Prescribed Fire and Fire-adapted Habitats of the East Gulf Coastal Plain: A Communications Strategy of the East Gulf Coastal Plain Joint Venture

Almost all Southeastern upland systems, as well as some types of wetlands, have been shaped and maintained by periodic fire. Decades of fire suppression have degraded these systems and have changed the human perception of fire and its role on our landscape. Prescribed fire serves as a crucial management tool to restore and maintain these habitats, and its use is a critically important issue in the Southeast.

This Communications Strategy proposes that the East Gulf Coastal Plain Joint Venture (EGCPJV) assume the role of prescribed fire champion by focusing its coordination, outreach and partnership activities through the lens of prescribed fire – a process vital to the ecological health of the natural communities that support birds and wildlife diversity. This document is strategic, providing a comprehensive framework of prescribed fire issues and messages within which the EGCPJV will
further identify priority actions. The “niche” of the EGCPJV with respect to prescribed fire is to focus on fire’s ecological benefits to wildlife, specifically birds, and provide wildlife-focused education and outreach materials to key audiences.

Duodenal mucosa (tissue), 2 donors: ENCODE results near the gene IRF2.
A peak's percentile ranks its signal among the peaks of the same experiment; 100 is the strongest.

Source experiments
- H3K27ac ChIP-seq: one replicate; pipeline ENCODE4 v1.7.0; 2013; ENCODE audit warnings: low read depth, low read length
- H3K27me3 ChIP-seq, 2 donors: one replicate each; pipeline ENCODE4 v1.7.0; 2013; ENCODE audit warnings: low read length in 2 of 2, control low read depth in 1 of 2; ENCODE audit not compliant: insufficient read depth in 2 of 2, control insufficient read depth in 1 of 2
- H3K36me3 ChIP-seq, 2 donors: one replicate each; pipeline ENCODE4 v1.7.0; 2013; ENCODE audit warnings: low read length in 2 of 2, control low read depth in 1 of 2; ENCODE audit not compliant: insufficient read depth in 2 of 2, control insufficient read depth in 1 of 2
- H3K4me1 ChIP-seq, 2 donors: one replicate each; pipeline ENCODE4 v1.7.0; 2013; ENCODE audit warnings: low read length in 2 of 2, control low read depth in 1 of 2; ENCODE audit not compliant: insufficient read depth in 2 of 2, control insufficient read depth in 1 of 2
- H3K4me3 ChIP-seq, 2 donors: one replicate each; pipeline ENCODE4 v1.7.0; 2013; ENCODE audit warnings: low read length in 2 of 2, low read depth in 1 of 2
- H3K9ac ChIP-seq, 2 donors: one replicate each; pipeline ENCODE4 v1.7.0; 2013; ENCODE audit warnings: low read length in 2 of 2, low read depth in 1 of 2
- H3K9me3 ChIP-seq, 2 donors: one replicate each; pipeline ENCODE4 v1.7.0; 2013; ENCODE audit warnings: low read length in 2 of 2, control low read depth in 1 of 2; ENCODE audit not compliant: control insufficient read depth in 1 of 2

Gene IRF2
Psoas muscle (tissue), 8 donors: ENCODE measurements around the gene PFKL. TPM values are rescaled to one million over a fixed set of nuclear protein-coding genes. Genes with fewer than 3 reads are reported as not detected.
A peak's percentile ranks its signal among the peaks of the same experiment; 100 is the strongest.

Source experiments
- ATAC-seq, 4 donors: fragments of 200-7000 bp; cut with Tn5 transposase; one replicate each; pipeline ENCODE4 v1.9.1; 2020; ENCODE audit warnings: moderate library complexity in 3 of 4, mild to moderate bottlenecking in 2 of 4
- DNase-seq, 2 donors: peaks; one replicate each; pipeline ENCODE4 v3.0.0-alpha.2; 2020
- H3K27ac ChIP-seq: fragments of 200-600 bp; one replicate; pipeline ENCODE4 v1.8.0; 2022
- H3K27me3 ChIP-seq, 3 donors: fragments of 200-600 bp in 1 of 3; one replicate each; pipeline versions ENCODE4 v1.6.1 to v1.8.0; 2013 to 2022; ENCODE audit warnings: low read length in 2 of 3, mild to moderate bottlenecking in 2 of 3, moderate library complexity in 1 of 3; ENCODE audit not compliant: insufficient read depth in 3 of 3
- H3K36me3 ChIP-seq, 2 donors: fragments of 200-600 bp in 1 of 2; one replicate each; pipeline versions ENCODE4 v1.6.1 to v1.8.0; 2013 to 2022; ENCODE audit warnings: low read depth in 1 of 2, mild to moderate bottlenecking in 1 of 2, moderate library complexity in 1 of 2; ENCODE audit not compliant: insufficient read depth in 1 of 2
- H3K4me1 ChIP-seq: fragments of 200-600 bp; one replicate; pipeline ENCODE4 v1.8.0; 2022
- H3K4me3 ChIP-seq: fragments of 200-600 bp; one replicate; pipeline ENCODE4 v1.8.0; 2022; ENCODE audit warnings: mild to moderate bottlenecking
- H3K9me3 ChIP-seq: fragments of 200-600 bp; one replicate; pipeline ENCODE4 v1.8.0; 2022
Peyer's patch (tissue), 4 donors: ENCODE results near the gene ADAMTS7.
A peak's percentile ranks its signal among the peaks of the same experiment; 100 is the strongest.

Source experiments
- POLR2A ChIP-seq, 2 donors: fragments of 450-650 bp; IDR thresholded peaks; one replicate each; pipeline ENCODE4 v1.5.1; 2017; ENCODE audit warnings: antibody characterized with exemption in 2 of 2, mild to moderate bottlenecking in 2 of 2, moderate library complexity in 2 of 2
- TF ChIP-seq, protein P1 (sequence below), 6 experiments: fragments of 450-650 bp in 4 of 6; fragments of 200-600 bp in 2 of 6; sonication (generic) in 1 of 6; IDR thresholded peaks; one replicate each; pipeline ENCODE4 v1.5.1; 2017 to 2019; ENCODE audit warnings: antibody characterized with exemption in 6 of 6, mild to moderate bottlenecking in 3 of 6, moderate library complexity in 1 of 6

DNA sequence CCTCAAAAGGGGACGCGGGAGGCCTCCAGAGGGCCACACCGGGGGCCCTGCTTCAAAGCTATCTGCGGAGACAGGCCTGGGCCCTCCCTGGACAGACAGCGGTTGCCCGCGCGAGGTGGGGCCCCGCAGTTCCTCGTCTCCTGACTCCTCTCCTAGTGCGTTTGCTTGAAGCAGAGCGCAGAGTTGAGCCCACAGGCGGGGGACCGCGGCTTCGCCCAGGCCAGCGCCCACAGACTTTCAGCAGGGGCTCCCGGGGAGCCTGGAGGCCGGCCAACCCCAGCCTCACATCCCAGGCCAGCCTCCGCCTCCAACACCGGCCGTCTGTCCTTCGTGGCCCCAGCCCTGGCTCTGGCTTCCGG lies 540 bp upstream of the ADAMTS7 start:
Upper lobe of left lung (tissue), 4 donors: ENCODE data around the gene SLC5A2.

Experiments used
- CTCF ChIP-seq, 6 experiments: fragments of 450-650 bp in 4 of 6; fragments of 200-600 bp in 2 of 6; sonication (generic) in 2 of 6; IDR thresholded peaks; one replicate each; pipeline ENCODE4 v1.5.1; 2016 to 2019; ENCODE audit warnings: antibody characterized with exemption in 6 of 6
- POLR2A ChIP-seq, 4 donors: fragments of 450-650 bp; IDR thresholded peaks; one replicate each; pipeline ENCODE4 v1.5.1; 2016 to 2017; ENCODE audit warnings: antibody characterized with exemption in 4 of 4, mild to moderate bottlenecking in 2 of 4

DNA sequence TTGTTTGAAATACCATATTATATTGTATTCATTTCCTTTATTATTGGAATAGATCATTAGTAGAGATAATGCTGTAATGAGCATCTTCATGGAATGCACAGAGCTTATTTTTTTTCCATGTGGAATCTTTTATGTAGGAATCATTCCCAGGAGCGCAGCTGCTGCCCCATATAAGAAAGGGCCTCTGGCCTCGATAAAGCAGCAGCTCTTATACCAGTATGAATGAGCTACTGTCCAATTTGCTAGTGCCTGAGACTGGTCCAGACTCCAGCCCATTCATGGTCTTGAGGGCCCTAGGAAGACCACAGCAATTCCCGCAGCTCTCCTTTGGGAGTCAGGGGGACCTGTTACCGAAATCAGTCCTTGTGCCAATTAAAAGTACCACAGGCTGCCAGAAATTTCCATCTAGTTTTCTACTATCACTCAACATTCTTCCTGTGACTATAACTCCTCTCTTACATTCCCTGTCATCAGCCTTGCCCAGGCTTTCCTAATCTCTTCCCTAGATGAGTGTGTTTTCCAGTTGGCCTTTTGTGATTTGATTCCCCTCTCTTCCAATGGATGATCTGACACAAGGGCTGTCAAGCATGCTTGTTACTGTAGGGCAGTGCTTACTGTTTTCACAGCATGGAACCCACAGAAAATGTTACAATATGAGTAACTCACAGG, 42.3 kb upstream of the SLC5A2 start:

This strategy builds upon the unique strengths of the EGCPJV Management Board and staff, which lend themselves to achieving prescribed fire goals. It was developed over the course of several months based upon information provided in interviews of ~45 prescribed fire/resource management experts throughout the East Gulf Coastal Plain, as well as guidance from the EGCPJV staff and board members concerning their mission, strengths and appropriate roles in promoting prescribed fire.

A Guide to Prescribed Fire in Southern Forests [1989]

Fire has played a major role in determining the distribution of plants across the South. Some plant communities such as cypress swamps survive for centuries between prolonged droughts that finally allow stand replacement fires to enter. Other communities such as the once vast expanse of longleaf pine burn every few years. In fact some ecosystems, for example the longleaf pine-wiregrass association, require periodic fire for their very survival.

A basic premise of fire ecology is that wildland fire is neither innately destructive nor constructive: it simply causes change. Whether these changes are viewed as desirable or not depends upon their compatibility with one’s objectives. Irrespective of man’s viewpoint, change is biologically necessary to maintain a healthy ecosystem. Resource managers have learned to manipulate fire-caused changes in plant and animal communities to meet their needs, and those of humankind in general, while at the same time preserving underlying natural processes and functions. They do this by varying the timing, frequency, and intensity of fire.

Introduction to Prescribed Fire in Southern Ecosystems

This is a 2012 update of the original 1966 guide. This guide provides basic information needed to help you become technically proficient in the proper planning and use of prescribed fire. A glossary toward the end of this manual will help with unfamiliar terms. To learn more about the subject of prescribed fire, a list of suggested readings follows the glossary.